The urbanLIFEcircles project is a bold and innovative initiative that aims to restore biodiversity in urban areas. Led by Tartu, a consortium of lighthouse cities, including Riga and Aarhus, will work together to create 'urban LIFE circles,' continuous stretches of restored valuable habitats and green urban areas that support biodiversity. By connecting existing green spaces and introducing new green corridors and high-nature value connectivity 'steppingstones,' the project seeks to establish a continuous and interconnected wildlife habitat in each city that starts from peri-urban nature reserves and reaches throughout the city. With the active participation of urban citizens, the project aims to demonstrate that system change for biodiversity is possible in cities. The project is significant because it addresses the urgent need to halt the alarming rate of biodiversity loss. With the loss of biodiversity, nature's ability to provide ecosystem services will decline, affecting the 3 largest economic sectors, including construction, agriculture, and the food industry. The urbanLIFEcircles project will improve the condition of biodiversity in participating cities by restoring valuable habitats and creating green corridors that connect urban areas with nature reserves and Natura 2000 sites. By engaging communities, supporting businesses, and establishing synergies for biodiversity-oriented governance, the project seeks to demonstrate that system change is possible, paving the way for a more sustainable future for urban areas.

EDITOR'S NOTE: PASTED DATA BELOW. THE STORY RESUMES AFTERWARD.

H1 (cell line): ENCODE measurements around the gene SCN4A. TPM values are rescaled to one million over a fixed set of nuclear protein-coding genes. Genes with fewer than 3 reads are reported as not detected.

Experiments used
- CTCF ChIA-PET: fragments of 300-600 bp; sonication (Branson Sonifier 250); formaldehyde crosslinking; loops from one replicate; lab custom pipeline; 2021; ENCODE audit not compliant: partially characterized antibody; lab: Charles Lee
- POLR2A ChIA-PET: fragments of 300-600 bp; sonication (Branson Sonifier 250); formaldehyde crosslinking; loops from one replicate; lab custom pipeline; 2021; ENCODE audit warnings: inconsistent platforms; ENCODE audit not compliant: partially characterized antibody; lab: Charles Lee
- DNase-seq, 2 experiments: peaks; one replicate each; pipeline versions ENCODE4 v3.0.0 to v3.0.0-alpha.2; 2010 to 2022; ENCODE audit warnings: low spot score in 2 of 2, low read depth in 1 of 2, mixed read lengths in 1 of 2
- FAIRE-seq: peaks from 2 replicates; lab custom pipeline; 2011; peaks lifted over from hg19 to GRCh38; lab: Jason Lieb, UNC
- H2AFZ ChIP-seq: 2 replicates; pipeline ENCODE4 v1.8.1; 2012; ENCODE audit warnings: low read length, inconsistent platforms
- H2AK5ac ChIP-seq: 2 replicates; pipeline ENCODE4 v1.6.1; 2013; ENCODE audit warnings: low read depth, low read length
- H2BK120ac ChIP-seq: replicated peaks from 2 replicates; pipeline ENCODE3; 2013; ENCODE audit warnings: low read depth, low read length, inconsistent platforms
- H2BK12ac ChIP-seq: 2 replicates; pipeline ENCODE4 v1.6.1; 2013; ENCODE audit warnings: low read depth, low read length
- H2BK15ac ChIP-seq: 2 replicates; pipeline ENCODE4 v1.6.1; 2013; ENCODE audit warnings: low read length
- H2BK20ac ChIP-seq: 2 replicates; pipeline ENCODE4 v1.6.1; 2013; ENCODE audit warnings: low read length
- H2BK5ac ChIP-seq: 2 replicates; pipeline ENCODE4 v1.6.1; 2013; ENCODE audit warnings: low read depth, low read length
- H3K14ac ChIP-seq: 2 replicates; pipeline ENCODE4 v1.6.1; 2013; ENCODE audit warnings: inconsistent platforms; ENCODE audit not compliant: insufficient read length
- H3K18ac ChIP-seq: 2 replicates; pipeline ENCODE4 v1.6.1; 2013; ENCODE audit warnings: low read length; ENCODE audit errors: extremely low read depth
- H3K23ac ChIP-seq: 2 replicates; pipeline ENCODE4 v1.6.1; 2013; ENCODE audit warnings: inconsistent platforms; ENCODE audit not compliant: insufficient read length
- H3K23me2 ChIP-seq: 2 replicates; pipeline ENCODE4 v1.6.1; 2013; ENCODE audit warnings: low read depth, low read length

Total Eligible Budget: 10,273,122 €
EU Contribution: 6,163,872 €
Contribution Percentage – 60%
• Prioritize the restoration and conservation of valuable habitats and the creation of green corridors and connectivity stepping stones to establish interconnected wildlife habitats in urban areas.
• Foster partnerships between local governments, NGOs, and businesses to ensure the sustainability of biodiversity interventions beyond the project timeline.
• Engage underrepresented and marginalized communities in biodiversity projects to ensure that benefits are inclusive and equitable.
• Establish clear metrics for success to track progress towards objectives and evaluate the effectiveness of interventions.
• Take a systematic approach to urban biodiversity management by integrating habitat restoration, citizen engagement, and governance-level support.